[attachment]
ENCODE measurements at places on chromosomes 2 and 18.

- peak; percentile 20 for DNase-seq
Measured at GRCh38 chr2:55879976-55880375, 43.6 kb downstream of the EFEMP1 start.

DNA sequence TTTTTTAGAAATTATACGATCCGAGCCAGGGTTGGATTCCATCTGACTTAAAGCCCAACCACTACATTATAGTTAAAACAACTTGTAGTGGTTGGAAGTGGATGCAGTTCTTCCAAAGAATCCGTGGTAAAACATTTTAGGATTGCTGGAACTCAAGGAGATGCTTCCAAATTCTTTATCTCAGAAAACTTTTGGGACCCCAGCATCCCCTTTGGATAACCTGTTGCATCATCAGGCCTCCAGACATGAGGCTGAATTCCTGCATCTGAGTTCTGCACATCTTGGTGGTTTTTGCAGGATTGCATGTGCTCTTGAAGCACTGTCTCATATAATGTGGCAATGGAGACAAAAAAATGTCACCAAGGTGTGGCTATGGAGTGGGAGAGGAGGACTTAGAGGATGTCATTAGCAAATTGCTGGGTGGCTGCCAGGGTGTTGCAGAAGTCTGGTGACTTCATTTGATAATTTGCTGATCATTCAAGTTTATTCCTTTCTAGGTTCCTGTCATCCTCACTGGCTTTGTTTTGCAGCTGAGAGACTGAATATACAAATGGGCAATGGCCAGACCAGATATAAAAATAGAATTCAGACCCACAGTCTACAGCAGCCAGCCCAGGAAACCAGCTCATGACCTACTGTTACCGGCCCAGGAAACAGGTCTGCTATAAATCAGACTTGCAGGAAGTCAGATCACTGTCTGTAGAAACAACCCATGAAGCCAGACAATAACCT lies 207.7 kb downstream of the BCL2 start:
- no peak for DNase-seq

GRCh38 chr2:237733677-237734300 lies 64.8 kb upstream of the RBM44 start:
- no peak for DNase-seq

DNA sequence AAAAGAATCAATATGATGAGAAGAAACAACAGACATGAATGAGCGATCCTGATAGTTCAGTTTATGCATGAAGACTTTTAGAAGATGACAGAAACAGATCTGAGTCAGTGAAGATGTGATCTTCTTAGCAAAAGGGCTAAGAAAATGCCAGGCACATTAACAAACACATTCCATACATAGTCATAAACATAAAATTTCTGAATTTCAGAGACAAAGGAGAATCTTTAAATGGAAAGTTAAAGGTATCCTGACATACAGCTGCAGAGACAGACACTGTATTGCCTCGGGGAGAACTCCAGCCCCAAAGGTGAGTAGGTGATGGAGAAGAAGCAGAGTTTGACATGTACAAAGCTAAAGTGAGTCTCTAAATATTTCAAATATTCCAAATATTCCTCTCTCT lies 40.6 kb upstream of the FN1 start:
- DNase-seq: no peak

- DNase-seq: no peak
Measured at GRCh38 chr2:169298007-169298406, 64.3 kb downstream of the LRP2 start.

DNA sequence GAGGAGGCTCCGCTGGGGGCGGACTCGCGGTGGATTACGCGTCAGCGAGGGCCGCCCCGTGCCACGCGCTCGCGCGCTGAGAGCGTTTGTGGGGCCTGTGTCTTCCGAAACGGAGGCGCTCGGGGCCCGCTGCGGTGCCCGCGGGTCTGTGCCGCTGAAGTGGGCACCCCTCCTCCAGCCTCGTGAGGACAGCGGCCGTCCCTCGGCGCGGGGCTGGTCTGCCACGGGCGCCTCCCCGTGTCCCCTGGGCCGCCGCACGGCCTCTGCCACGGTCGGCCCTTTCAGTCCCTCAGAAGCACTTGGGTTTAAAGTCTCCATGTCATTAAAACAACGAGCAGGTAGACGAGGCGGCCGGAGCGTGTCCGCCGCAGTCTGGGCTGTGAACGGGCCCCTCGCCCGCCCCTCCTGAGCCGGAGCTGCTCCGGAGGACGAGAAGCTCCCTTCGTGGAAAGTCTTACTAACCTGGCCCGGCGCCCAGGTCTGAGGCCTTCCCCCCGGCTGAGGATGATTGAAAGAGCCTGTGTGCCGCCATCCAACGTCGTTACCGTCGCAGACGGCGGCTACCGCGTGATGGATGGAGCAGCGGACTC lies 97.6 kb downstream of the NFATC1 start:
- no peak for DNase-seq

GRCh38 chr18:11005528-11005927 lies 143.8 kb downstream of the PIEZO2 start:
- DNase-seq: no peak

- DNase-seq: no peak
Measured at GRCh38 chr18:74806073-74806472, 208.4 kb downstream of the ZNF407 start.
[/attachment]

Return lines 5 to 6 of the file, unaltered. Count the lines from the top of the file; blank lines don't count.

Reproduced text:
- no peak for DNase-seq

GRCh38 chr2:237733677-237734300 lies 64.8 kb upstream of the RBM44 start: